# What is the correct way of using Lerp with deltaTime correction?

Hi everyone, I hope you are all fine!

I’m creating a small Arcade Flight simulator, and I’m using Lerp to do some rotations, for example:

``````let pitchAngle = BABYLON.Angle.FromDegrees(40).radians();
pitch = BABYLON.Scalar.Lerp(pitch, pitchAngle * Math.sign(verticalInput), 0.2)
``````

But I was concerned about how to make the Lerp work correctly regardless of the framerate, so I started using scene.getAnimationRatio() to do it:

``````let animationRatio = scene.getAnimationRatio()

let pitchAngle = BABYLON.Angle.FromDegrees(40).radians()
pitch = BABYLON.Scalar.Lerp(pitch, pitchAngle * Math.sign(verticalInput), 0.2 * animationRatio)
``````

But after searching the internet, I found apparently more complex ways to solve the problem, as in this Unity article, so I was in doubt if I’m using Lerp correctly in this case.

Apparently using scene.getAnimationRatio works fine, but if possible, I’d like an opinion from the more experienced veterans on the subject, please.

Thank you very much in advance for your help.

Relying on Babylon Animations is the simplest as you would need a system similar to this as a pseudo code example:

``````const start = pitch;
const target = BABYLON.Angle.FromDegrees(40).radians() * Math.sign(verticalInput);
const animationDuration = 2000;

let time = 0;
scene.onBeforeRender = () => {
time += engine.getDeltaTime();

let gradient = time / animationDuration;

// should clamp the gradient between 0 and 1 and prevent the animation to continue once done

}
``````
1 Like

@sebavan thank you very much for answering… so from what I understand from yours if I don’t want the animation to last a specific time, but just increase x% by frame until it reaches the target, I can use the animation ratio…

And, if I want it to last a certain time, so I don’t have to do all that process you illustrated, I could use Babylon Animations.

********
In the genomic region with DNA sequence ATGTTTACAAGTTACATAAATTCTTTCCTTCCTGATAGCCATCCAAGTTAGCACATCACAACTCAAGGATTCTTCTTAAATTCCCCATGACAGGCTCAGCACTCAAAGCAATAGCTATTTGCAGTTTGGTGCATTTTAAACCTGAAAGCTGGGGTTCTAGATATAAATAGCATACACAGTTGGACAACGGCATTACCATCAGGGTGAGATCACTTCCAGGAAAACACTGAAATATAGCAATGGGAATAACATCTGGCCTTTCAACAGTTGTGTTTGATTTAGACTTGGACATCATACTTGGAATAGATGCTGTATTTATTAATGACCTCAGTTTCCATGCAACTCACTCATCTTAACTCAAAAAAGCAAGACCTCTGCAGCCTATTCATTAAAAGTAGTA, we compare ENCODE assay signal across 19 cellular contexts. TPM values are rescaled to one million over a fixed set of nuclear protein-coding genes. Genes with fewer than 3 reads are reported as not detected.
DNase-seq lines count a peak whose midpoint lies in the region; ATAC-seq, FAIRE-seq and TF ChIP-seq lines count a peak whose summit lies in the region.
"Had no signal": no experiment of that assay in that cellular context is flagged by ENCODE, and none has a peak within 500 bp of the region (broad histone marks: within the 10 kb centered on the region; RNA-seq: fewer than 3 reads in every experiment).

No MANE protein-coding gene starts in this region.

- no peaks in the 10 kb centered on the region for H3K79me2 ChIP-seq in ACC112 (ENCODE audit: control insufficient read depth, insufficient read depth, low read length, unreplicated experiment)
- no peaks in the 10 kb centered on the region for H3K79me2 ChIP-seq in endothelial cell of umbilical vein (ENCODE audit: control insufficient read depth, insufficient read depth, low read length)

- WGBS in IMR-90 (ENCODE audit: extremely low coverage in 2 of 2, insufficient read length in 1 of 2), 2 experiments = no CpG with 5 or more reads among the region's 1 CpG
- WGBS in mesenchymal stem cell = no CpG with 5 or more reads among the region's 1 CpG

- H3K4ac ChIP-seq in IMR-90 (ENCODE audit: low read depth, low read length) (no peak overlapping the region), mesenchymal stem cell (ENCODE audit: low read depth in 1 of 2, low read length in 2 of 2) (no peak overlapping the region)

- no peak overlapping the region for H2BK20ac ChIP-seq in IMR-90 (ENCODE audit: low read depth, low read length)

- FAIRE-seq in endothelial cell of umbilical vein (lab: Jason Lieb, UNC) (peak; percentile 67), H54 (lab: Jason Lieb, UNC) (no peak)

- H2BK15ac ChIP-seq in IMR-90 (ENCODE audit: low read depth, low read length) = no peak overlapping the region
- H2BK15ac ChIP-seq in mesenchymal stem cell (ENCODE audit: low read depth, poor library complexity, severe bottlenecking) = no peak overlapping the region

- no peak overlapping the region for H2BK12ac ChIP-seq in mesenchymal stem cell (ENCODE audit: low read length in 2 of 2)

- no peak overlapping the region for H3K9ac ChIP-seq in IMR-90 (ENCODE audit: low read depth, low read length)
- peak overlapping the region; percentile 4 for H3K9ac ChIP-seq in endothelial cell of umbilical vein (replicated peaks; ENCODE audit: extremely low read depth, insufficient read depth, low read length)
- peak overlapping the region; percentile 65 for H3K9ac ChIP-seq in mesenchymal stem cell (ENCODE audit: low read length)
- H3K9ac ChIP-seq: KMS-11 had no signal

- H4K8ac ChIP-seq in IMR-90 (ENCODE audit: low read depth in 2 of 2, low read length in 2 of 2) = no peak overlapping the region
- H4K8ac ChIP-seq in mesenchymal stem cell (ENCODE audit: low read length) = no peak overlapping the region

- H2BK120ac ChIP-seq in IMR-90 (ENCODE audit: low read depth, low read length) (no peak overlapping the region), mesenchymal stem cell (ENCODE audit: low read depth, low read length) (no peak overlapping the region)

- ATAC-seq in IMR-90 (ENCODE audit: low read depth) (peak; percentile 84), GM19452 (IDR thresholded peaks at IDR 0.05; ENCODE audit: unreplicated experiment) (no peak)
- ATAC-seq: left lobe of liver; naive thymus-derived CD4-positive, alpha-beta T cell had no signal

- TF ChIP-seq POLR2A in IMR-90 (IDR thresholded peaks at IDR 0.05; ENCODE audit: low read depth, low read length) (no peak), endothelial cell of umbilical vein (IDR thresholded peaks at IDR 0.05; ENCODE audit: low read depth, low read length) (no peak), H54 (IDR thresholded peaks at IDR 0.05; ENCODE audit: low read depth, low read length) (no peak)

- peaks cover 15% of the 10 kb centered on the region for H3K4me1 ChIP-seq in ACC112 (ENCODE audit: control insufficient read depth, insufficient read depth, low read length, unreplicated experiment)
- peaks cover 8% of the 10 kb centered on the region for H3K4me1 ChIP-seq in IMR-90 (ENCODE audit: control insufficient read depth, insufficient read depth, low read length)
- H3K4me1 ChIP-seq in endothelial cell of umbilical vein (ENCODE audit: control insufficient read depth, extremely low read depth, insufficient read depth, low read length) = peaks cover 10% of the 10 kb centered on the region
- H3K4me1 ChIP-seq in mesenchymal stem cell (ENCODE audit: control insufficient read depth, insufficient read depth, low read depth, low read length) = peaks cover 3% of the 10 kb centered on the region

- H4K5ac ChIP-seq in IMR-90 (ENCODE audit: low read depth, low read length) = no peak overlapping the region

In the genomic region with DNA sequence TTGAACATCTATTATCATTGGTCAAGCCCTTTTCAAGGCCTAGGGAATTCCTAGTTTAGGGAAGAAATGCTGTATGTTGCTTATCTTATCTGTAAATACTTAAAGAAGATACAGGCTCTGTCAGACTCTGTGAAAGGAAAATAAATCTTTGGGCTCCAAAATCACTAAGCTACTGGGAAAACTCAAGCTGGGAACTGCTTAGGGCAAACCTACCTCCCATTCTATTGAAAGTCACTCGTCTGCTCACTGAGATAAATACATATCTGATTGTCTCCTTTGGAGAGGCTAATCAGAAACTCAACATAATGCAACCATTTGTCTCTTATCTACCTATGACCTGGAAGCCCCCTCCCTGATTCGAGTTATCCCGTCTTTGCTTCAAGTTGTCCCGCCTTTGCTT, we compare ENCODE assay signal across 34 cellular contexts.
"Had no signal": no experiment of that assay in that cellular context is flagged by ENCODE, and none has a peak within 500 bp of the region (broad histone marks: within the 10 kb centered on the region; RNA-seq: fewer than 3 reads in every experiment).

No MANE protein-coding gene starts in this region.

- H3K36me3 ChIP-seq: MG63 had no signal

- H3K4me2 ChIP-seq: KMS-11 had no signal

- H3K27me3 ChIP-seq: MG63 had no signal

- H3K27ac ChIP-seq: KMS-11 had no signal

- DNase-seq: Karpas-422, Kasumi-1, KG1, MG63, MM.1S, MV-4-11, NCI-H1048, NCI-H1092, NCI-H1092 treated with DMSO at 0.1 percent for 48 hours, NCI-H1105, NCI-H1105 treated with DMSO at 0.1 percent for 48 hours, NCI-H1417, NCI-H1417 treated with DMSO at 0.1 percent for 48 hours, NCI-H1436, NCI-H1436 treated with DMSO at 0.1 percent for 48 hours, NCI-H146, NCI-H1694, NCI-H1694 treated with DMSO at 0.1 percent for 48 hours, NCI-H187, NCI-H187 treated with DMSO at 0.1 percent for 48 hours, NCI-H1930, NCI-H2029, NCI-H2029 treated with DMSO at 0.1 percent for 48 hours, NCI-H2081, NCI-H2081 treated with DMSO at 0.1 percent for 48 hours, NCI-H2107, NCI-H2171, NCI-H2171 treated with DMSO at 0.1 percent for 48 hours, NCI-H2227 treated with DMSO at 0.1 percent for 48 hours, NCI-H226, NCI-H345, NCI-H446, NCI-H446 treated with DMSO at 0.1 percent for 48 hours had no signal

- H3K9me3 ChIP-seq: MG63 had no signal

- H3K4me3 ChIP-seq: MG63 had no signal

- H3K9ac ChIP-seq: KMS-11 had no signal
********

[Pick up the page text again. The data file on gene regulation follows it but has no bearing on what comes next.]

Please correct me if I’m wrong.

Grateful

even without a specific timing, you would need some kind of accumulation from 0 to 1 with a given start and end unfortunately the animation ratio would need to be accumulated in this case

Hello @sebavan ,

I believe I couldn’t explain my question very well, however, I did some experiments here and I believe I got a satisfactory result. Basically, what I was wondering was if, by multiplying the Lerp target by the animationRatio, Lerp would work proportionally according to the framerate.

As I’m passing the variable itself as Lerp’s start in each iteration, in this case, it ends up being cumulative (causes that effect of being slower at the end, but I believe it’s not a problem for the game I’m making at the moment).

That is if I’m at 60fps (animationRatio = 1), and my Lerp has a target of 0.1, my variable will be modified 10% at each iteration of Lerp. However, if my framerate drops to 30fps, my animationRatio is 2. That is, on the next iteration, Lerp will modify my variable by 20% (0.1 * 2).

Below are the results of the experiments I did.